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Monday, May 12, 2008

Blog has moved so visit new blog for new posting

My blog has moved as promised so please visit the new Dolphins in Depth at this URL:

I have a new posting up on that site already so leave your reactions there.

In the next day or so the blog will be moved by the Herald so all you'll have to do is come to The Herald site as, I assume, you've been doing and click on my face to get on the blog.

See you over there.

Sunday, May 11, 2008

Salguero on the radio today 9-11 a.m.

I'll be doing my weekend radio show today [Sunday] from 9-11 a.m. on 790 The Ticket.

You are invited to call in and discuss the Dolphins or any other topic on your mind. You can also call in and give a shout-out to your mom.

If you're in South Florida, you know the station can be heard on 790-AM. If you are in Siberia and all points south, you can listen live online at

If you want to call into the show, the toll free number is 1-888-790-3776.

Thursday, May 08, 2008

Patriots cheated on Dolphins offense also

[For all of you that consistently criticize me but nonetheless come to this blog more often than you sit down to eat, I am announcing this is my final blog entry. More on that later.]
Today we are going to discuss the fact that the Patriots, cheaters and champions that they are, have been further busted by the NFL.
As you know, they were fined $750,000 as an organization, had to forfeit a first-round pick this year, and coach Bill Belichick was fined $500,000 for taping the defensive signals of other teams.
Seems they also stole opponents' offensive signals, too.
At least they stole the Dolphins offensive signals, according to a report by USA Today.
Among the tapes delivered by former New England video employee Matt Walsh to the NFL is a tape marked to indicate it contains the Miami Dolphins' offensive signals from an Oct. 7, 2001 game against the Patriots.

"One of the tapes is labeled that way. Until we review it, we don't know what's there," NFL spokesman Greg Aiello told the newspaper.

It remains to be seen if the NFL will further cite the Patriots for this latest example of how that team trampled league rules against taping opponents. When it originally spanked the Patriots last season, the league noted the punishment was for videotaping opponents' defensive signals, never mentioning offensive signals.

By the letter of Commissioner Roger Goodell's statement, the taping of offensive signals was not included in that punishment. So further punishment seems in order if the Patriots indeed gained a competitive advantage in that game and others as a result of taping offensive signals.

Taping of signals is considered to be an advantage in an ensuing game, generally after coaches have had time to study the signals. In the best case scenario, the Patriots could have gained an advantage in the second half, after studying Miami's offensive signals at halftime.

The problem is the Patriots lost the Oct. 7 game 30-10 so no amount of cheating could really have helped them. They did win the rematch on Dec. 22, 2001, 20-13, but the thing that killed the Dolphins that game was, well, the Dolphins.
Lamar Smith fumbled at the 2 yard line, ending Miami's hopes for one score. Jed Weaver caught a pass for 19 yards and fumbled, ending another drive. Both Pat Surtain and Sam Madison drew crucial penalties inside the Miami 25 yard line that led to New England points. And Ed Perry fumbled a kickoff that led to a field goal.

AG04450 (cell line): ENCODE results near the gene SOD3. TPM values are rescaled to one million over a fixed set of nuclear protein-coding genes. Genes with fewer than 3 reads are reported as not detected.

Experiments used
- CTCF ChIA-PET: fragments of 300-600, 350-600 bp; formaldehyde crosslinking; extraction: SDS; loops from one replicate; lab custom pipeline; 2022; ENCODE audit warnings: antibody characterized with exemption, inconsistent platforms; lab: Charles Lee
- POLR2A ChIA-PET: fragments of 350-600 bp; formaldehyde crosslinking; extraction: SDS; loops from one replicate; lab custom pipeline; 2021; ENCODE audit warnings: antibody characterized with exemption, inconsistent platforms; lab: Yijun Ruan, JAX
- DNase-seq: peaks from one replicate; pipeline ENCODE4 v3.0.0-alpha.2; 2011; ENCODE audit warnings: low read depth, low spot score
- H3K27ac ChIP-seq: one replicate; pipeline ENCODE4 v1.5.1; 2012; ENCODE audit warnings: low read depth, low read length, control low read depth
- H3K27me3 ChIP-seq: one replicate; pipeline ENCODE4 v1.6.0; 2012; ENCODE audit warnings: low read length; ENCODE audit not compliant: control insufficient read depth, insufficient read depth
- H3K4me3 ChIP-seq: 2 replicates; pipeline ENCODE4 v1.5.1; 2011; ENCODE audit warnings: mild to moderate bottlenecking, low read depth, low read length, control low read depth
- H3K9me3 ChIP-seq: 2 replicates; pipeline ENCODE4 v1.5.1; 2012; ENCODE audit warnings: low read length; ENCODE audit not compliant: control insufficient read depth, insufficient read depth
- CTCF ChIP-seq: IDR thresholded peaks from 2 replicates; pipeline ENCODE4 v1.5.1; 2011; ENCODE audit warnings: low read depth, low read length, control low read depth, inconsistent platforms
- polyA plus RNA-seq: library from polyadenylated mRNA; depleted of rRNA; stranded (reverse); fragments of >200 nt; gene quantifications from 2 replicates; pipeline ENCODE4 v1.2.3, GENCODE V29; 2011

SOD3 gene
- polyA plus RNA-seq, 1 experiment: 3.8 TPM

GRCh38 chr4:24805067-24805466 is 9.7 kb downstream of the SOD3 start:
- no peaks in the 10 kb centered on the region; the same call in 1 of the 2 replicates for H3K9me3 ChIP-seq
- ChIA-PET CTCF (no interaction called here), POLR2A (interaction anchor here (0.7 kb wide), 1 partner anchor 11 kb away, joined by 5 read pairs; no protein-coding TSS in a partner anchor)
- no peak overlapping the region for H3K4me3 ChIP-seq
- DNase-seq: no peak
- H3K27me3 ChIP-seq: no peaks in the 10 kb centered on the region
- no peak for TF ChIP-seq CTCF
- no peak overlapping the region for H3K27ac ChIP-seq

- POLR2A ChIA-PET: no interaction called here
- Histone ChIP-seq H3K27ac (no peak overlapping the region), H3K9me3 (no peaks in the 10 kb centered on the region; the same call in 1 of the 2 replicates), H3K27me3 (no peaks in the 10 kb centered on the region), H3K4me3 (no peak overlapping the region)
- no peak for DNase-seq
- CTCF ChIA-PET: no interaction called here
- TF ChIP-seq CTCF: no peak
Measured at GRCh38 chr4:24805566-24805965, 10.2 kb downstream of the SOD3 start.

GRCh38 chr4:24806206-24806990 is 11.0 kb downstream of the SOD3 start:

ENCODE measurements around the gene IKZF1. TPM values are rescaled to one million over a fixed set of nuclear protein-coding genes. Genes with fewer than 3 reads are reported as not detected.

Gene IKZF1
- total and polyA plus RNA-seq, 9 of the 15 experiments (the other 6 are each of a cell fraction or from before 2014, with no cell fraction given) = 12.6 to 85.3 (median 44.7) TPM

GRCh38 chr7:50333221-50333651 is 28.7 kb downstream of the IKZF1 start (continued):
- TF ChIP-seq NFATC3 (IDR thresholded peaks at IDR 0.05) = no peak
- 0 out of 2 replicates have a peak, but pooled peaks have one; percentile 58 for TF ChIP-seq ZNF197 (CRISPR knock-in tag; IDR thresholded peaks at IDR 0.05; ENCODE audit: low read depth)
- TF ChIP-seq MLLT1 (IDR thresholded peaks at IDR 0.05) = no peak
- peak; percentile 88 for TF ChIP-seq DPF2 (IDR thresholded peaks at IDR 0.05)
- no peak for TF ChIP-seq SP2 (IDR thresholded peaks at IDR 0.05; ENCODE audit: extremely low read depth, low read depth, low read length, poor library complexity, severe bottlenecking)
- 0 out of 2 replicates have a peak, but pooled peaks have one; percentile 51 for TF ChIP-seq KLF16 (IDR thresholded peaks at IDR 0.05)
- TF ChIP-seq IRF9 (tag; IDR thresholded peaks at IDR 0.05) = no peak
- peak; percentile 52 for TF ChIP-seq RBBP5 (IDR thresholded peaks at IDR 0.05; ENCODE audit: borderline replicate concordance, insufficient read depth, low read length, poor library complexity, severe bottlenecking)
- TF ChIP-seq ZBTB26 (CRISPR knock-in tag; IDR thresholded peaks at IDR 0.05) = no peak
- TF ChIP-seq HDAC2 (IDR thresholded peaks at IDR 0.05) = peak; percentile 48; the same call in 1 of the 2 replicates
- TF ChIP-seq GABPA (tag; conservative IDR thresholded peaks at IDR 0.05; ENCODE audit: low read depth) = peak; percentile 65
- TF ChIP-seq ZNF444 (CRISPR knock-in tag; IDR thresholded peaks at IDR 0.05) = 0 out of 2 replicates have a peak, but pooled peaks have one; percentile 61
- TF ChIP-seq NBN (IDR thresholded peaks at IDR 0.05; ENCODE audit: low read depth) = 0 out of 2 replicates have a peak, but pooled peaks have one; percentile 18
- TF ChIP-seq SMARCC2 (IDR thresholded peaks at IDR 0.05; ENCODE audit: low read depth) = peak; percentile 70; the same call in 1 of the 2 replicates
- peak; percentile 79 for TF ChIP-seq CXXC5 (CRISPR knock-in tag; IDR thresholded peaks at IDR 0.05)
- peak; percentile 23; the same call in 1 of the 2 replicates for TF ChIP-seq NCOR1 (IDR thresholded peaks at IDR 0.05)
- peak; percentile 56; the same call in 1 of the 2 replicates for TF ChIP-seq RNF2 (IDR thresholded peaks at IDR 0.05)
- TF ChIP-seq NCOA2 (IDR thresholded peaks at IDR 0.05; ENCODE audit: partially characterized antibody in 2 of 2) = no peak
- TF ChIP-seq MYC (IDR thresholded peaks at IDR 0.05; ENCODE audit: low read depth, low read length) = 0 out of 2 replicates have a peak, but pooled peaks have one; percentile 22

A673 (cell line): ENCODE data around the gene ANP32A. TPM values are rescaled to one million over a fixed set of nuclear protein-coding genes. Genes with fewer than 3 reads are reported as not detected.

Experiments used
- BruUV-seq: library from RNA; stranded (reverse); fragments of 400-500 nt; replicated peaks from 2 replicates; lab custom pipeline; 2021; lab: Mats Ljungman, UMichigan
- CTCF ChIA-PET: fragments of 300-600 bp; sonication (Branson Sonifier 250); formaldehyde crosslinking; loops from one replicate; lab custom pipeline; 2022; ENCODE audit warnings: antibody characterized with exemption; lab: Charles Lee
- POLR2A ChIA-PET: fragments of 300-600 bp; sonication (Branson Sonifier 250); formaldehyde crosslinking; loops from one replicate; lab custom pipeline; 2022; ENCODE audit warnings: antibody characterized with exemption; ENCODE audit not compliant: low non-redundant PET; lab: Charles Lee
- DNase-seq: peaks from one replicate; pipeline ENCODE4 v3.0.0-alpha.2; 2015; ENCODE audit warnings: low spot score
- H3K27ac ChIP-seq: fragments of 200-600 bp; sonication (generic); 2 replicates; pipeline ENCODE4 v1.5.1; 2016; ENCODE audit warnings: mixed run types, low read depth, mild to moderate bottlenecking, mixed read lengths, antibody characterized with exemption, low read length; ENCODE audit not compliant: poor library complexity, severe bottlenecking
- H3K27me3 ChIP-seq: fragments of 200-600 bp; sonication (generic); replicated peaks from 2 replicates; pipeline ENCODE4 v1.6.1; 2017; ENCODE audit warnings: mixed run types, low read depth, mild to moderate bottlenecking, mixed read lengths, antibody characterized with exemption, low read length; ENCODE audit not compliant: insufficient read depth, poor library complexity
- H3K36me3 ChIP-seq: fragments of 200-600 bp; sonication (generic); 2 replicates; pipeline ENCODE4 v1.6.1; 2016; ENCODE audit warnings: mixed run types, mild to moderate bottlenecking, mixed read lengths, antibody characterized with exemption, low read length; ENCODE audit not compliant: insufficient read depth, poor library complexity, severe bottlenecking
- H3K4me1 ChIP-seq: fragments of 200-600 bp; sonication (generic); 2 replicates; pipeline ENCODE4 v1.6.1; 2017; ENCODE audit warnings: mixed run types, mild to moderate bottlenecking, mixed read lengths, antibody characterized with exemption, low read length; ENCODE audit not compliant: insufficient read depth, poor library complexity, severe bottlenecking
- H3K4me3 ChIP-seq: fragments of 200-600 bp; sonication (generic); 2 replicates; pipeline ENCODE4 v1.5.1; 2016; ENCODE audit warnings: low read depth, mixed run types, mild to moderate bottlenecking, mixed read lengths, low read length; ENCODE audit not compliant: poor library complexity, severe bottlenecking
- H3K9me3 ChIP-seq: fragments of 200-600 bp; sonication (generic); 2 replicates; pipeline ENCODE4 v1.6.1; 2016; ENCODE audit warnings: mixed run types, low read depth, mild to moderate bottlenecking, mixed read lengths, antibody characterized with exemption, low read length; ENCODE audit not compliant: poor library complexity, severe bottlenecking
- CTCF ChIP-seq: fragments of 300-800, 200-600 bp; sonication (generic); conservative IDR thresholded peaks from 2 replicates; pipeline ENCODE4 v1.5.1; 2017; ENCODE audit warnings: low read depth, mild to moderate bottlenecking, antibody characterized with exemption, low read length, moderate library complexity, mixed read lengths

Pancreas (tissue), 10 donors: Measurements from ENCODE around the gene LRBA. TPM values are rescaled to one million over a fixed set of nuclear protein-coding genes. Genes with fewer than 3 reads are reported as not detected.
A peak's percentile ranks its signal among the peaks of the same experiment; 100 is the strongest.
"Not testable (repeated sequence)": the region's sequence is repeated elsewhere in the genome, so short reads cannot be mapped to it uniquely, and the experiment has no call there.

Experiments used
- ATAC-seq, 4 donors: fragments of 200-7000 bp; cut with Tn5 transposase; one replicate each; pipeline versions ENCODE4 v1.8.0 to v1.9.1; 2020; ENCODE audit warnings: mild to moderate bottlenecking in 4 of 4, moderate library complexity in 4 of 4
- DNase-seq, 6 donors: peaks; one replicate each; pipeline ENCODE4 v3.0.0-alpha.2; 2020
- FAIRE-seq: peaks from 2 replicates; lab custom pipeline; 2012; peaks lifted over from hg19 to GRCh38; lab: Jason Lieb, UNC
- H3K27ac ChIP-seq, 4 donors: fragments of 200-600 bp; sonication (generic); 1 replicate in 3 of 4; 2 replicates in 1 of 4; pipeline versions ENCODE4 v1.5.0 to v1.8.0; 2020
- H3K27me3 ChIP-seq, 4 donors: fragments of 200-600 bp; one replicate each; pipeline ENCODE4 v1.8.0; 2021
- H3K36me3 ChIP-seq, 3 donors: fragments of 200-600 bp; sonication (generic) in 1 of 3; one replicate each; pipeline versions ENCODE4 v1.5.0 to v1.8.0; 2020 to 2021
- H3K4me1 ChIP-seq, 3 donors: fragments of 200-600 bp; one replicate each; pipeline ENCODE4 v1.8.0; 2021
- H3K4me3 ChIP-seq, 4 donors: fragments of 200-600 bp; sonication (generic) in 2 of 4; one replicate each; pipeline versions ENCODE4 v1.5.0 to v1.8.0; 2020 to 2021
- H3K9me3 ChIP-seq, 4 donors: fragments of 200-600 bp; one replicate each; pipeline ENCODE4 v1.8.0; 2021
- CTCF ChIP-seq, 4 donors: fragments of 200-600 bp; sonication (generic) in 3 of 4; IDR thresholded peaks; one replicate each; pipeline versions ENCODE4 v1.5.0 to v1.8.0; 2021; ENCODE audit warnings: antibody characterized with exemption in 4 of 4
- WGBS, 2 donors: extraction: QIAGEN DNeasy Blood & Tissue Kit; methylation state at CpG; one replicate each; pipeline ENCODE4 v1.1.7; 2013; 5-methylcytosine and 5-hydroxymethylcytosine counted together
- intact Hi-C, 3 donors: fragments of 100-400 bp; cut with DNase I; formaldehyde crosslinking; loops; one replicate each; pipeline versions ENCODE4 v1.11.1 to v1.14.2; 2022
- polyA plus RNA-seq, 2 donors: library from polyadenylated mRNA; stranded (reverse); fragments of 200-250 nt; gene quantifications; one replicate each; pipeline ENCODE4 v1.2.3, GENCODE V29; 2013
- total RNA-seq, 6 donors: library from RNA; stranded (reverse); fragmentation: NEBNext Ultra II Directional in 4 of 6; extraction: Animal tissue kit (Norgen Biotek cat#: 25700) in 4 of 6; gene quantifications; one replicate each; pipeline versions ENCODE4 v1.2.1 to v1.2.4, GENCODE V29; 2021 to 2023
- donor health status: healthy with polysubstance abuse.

So did the Patriots (and their pictured cheerleaders) cheat? Probably.

But did the Dolphins lose because of it? Didn't look that way.

[I want to say good-bye as this will be my last post on My blogs will now move to! What does that mean to me? It means The Herald is going to start making money off this blog because there will be ads about the site. For you, it means nothing. I remain in your lives! But I figured it was a chance to mess with your heads a little.]

The importance of the Parcells conditioning program

The Josh McCown column that I told you about yesterday is up on the Herald's site so if you are interested in reading what McCown has to say about this coming season and his chances to win the starting quarterback job, take a quick jump here and then make your way back.

Something I didn't get into in the column that really fascinates me is the Dolphins' new training regimen that Bill Parcells brought to the team. One of the first things Parcells was surprised with and knew he had to change when he became Lord Dolphin was the number of injuries the team suffered last year.

There were a ton, and for a team with limited depth, they were fatal. No exaggeration. The injuries killed the Dolphins season.

I've written before on this blog what folks like Bill Belichick (the freaken, fracken cheater) and Sean Payton say about the Parcells offseason regimen. They swear by it. McCown, who has played for three other NFL teams before joining the Dolphins, also is impressed.

"Everybody has a different way of doing things," he said. "And I’m not the one to say what is right or wrong. For me this system as far as the offseason approach seems very, very detailed down to the way we stretch, the way we warm up, even how we cool down. And obviously the workout and the running in between seems very detailed and says how we’re going to approach this thing.

"Throwing is something I'm doing here. It’s very detailed on how they expect me to perform and it’s specific for the things I needed to do to get better whether it’s footwork or my release or whatever the case may be. It seems a very detailed approached. They don’t just say, ‘It’s OK for you to do things your way.’ It’s the way they think is the best way to get it done. That’s the way they want you to do it.